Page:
Old 03-19-2008, 08:51 AM
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Default RE: DIY Welding


ORIGINAL: zeen420

ORIGINAL: splcrazy

im a alluminuim tig welder by trade and can also do any other kind of welding , if you want to weld alluminium rod for making wheelie bars for eg; i strongly recomend using a TIG welder with a 1.5mm tungsten electrode and sharpen the point of the electrode like a needle because the electrode end always balls up when tig welding alluminium especially when welding delicate fine parts like a wheelie bar made of alloy rod for example . alloy mig welders allways do a dirty job and have a habbit of burning the alloy and goes all black plus alloy mig needs a much higher starting amps to get the alloy melted and welded and IS NOT SUITALBLE for welding fine small alloy rc car parts . If you have a handy spare lazy $3000 you could proberly buy a very small portable TIG welding machine but then you also need to get a botlle welding gas called ARGON , this gas can weld alluminium and stainless and mild steel but then youll need to change the electrodes if you wish to weld other metals , WHITE tip TIG elecrode is for welding alluminuim ONLY and RED tip electrode is for welding stainless and mild steel ONLY
You can use a mig, and you wont pay an arm and a leg for it. Trust me you can, Uses argon to.....And yes you'll have to change couple things if you want to do other metals, But a heck of a lot cheaper and if you get good you can make those welds look mint, Just do some more research.. and I dont see why people are complaining about grinding the welds down...[&:][&:]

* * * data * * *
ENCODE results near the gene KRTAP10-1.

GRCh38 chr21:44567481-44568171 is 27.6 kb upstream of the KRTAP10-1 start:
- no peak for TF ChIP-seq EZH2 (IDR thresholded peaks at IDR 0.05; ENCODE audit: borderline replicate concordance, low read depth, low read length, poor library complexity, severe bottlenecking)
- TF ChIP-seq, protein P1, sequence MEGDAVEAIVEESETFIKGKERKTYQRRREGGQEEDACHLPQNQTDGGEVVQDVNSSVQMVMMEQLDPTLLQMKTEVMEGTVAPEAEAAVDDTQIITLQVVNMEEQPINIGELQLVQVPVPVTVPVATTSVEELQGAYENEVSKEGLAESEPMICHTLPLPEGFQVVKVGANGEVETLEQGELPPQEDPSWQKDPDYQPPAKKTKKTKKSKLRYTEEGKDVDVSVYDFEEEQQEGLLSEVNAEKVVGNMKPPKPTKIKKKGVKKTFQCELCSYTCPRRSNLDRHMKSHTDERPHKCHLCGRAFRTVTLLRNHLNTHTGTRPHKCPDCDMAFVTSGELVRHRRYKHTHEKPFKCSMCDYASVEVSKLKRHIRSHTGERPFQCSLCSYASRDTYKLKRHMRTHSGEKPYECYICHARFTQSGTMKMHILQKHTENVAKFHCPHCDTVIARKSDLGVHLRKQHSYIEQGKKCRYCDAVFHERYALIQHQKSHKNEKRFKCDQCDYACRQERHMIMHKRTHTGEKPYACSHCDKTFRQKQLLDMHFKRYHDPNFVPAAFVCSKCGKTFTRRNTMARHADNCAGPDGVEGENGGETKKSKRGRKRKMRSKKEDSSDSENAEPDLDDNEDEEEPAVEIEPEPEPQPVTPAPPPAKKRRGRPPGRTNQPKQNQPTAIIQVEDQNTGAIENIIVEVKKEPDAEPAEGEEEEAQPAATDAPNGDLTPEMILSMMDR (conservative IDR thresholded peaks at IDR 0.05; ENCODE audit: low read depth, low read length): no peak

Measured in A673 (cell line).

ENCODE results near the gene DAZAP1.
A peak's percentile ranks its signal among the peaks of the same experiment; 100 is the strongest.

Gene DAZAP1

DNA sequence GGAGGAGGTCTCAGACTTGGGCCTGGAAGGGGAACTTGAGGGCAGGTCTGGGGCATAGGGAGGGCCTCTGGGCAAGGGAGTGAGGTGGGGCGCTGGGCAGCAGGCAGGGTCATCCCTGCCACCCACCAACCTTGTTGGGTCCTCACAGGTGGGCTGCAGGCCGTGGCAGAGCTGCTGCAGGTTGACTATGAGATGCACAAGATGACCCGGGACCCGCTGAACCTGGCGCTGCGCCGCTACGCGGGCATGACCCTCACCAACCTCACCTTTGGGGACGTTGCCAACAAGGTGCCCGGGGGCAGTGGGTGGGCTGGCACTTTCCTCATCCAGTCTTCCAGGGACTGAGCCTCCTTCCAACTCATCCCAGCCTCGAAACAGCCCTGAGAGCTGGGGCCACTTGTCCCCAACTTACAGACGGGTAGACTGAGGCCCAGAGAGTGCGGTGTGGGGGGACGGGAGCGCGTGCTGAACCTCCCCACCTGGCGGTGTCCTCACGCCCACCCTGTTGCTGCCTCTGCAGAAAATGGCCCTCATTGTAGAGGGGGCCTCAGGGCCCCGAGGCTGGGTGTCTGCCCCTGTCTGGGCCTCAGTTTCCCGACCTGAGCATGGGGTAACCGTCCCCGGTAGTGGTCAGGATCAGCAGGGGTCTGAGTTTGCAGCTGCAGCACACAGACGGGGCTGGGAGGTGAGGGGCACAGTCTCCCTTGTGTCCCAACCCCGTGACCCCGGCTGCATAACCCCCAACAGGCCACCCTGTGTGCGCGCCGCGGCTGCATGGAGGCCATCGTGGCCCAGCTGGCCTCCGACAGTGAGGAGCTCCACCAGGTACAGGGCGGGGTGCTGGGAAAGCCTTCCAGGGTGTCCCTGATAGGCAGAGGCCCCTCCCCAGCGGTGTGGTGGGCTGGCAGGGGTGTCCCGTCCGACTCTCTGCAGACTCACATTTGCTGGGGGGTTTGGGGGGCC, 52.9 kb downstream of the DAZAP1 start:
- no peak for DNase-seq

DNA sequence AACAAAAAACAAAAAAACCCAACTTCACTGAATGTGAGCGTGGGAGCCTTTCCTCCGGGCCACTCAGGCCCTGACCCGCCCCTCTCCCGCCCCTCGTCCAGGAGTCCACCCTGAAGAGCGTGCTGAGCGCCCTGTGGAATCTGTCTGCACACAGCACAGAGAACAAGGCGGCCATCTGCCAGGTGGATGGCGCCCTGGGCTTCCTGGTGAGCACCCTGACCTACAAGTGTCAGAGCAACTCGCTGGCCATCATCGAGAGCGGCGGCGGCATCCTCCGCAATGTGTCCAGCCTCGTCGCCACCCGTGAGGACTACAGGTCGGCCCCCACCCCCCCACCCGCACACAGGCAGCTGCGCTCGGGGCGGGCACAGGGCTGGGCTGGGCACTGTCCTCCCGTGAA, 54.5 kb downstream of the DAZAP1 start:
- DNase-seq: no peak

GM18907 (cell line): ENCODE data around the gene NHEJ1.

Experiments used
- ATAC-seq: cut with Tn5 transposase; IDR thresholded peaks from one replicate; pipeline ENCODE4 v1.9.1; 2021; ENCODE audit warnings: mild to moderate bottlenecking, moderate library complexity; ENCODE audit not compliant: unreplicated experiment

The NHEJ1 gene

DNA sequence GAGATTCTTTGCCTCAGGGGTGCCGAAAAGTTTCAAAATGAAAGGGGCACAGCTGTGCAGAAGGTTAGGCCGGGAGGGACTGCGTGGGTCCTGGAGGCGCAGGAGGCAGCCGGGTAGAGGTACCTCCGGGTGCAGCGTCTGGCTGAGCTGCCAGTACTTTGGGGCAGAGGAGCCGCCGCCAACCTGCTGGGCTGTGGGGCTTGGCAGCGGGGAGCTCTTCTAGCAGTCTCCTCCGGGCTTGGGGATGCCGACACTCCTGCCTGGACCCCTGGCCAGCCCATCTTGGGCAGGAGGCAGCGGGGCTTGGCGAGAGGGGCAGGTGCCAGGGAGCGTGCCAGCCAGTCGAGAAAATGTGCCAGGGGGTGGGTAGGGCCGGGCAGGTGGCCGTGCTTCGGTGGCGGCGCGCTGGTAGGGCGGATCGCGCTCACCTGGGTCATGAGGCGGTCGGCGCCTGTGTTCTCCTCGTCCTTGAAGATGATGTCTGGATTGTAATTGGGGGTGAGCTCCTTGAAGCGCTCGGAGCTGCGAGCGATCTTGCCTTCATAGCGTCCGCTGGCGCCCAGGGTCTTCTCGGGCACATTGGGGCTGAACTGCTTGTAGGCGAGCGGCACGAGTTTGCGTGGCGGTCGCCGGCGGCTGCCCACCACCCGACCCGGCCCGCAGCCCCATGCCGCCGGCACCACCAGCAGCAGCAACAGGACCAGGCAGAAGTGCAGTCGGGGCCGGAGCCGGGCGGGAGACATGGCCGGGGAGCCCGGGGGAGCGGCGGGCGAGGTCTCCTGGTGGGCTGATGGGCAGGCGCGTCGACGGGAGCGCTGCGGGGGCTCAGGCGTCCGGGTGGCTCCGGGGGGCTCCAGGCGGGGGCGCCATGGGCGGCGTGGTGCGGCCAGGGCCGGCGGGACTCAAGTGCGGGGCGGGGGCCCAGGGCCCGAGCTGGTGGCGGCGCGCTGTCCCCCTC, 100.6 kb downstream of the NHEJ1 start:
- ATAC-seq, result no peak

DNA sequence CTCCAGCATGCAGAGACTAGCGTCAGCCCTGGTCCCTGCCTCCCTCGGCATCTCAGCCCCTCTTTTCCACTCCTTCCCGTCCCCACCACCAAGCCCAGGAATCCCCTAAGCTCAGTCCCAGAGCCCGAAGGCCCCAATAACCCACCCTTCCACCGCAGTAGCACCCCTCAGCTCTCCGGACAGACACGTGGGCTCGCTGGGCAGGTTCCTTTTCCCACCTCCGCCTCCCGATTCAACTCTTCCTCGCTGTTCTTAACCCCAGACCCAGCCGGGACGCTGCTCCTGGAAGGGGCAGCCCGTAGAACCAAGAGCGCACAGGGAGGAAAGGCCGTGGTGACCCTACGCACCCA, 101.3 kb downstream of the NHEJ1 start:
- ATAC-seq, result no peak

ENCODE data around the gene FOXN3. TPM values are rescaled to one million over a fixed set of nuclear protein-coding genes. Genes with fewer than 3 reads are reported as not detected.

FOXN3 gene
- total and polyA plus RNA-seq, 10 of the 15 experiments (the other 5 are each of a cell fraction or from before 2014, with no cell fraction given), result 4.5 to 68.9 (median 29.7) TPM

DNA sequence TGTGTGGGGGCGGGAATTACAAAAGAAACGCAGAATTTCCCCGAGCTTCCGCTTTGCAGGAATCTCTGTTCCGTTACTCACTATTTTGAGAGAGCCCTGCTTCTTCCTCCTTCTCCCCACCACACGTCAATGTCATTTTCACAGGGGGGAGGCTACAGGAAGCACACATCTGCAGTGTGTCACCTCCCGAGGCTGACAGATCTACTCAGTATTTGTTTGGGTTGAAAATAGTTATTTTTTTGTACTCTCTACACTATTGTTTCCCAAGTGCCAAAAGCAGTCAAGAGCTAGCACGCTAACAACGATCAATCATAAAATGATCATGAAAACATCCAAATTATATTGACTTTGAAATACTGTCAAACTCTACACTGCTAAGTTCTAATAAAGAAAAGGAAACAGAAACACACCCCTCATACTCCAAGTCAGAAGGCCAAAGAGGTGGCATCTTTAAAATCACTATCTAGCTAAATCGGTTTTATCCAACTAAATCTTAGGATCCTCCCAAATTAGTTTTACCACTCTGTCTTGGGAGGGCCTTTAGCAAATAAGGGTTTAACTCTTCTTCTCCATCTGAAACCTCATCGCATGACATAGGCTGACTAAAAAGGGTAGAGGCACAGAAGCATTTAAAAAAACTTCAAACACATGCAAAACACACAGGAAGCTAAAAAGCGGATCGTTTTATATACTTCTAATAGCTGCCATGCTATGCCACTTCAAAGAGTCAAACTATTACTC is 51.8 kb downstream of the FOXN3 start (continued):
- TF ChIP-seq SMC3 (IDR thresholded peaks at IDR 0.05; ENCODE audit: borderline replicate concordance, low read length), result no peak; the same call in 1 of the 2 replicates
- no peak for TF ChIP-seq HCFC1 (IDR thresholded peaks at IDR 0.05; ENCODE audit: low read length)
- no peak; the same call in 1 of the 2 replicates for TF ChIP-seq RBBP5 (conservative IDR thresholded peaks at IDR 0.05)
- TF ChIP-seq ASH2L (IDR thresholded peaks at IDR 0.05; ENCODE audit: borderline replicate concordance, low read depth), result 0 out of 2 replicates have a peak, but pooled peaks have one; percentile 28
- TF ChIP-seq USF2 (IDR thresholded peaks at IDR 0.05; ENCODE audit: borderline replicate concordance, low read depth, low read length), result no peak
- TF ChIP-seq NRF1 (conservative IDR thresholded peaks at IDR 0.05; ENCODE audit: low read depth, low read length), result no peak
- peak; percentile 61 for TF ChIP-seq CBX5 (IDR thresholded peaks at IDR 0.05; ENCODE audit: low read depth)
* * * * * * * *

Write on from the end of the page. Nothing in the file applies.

It's hazardous to your health[]
Old 01-15-2020, 11:28 PM
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Wearl
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I took a welding class at the local junior college. One night a week for 16 weeks. Cost $100 in fees. Learned the right way to gas and arc weld. Just need to practice to keep the skills up. They taught MIG and TIG in the next class, which I didn't take. Bought myself a MIG, looked at some youtube videos, read a couple of articles and started welding. With a little bit of practice it didn't take long to nail it! I just fabbed up some quarter panels for my '27 roadster from scratch and they came out pretty good!
Old 02-09-2020, 07:36 PM
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sport22
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easiest way I learned is aluminum rod welding. you can use a low temp grade aluminum rod and a propane handheld torch to weld. it is easy yet cost effective. youtube has several videos of aluminum rod brazing/welding.
Old 04-09-2020, 04:10 PM
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I’ll add a bit to this. I’ve tig welded for years. I built a number of top fuel funnycars and repaired touring pro cars. I’ve done down to .018”thick stainless steel. 4130 titianium copper and most weldable aluminum’s.